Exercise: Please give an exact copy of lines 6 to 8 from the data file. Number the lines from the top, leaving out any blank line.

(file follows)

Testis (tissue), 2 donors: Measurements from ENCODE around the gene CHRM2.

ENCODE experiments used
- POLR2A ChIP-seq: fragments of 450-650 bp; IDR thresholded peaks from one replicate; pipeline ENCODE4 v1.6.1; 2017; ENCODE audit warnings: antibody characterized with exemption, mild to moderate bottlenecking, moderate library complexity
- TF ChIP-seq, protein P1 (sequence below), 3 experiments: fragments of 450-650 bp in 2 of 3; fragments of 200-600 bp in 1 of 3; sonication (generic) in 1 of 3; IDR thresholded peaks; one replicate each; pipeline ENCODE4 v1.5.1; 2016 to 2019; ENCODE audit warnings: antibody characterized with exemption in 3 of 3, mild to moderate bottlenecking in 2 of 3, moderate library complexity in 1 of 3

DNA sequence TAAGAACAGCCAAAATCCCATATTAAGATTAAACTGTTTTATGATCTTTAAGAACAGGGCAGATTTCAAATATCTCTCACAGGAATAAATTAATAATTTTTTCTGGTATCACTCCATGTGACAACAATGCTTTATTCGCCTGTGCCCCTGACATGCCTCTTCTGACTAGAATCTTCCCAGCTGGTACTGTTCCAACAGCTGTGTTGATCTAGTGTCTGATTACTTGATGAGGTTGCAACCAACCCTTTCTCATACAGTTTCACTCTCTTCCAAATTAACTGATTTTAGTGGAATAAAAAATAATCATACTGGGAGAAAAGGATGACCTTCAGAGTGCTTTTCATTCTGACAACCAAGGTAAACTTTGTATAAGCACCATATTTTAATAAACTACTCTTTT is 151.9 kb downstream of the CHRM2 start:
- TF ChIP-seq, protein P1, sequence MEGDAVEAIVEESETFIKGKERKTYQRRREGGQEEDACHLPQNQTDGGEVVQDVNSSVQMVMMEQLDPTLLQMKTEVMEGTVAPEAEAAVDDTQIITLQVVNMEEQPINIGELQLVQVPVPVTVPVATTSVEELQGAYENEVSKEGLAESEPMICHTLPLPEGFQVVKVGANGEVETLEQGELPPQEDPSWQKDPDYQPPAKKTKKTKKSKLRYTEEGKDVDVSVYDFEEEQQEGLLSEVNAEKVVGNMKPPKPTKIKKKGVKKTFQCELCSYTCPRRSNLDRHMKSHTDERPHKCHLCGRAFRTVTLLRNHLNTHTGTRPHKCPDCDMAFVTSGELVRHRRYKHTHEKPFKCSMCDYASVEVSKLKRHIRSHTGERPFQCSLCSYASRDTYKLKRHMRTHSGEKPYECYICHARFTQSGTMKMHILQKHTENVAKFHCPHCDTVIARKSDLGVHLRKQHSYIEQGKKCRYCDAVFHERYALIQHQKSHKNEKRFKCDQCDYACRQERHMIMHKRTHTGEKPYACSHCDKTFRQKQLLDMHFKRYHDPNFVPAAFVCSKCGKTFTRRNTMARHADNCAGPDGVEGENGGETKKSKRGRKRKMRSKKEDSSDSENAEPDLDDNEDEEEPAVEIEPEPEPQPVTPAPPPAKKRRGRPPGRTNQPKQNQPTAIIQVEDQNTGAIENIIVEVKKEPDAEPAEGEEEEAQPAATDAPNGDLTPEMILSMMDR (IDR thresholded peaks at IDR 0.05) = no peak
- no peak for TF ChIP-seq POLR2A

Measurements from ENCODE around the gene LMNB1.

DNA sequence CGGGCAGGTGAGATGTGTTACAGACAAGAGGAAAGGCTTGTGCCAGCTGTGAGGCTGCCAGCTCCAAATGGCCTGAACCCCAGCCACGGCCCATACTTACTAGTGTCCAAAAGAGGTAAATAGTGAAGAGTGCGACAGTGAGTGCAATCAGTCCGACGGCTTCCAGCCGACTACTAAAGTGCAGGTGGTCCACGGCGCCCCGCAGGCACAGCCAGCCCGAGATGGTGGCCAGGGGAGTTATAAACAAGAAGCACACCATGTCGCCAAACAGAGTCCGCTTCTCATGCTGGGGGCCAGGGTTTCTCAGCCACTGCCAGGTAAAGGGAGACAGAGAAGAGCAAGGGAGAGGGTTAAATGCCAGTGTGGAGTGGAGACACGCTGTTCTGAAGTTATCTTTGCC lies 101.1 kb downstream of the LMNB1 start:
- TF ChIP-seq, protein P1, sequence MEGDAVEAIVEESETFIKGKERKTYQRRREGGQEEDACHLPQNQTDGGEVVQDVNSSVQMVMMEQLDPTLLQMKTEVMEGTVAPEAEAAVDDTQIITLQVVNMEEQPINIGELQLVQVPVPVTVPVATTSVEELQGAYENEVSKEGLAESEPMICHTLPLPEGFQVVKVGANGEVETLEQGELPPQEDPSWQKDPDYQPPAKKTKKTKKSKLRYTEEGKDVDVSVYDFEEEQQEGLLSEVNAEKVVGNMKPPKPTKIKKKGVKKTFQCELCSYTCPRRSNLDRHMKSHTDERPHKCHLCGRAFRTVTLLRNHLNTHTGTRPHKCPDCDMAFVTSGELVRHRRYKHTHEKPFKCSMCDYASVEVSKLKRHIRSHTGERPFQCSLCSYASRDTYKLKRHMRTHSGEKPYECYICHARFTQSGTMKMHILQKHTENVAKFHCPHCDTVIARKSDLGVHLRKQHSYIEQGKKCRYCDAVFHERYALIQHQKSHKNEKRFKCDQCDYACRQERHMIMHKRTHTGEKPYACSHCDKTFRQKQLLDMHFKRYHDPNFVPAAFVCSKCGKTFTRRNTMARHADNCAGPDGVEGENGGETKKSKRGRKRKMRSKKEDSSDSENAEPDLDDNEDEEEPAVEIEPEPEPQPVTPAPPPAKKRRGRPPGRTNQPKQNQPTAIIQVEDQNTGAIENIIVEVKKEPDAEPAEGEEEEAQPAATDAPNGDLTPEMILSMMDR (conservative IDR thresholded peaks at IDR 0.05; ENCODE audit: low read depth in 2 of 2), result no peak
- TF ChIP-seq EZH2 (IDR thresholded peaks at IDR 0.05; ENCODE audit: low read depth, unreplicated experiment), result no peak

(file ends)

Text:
- TF ChIP-seq, protein P1, sequence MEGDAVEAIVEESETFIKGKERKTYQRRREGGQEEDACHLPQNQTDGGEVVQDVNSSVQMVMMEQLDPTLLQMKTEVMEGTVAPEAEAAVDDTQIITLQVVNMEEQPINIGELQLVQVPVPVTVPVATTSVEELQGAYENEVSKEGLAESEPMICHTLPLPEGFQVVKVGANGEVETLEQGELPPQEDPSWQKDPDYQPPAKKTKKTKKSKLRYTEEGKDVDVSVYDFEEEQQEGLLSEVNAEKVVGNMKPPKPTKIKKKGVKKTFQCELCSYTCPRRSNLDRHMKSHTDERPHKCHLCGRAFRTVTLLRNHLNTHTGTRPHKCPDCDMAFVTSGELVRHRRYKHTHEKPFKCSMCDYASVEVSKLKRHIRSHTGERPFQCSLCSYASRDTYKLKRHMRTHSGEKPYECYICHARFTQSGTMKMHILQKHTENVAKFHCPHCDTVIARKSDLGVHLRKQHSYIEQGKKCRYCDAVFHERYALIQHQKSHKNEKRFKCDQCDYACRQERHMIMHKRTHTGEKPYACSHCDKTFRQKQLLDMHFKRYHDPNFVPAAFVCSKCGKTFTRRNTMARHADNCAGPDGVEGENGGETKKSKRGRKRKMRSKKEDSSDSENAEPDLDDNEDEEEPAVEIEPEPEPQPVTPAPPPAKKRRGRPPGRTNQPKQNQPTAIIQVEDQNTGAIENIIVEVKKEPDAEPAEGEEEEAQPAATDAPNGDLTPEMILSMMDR (IDR thresholded peaks at IDR 0.05) = no peak
- no peak for TF ChIP-seq POLR2A

Measurements from ENCODE around the gene LMNB1.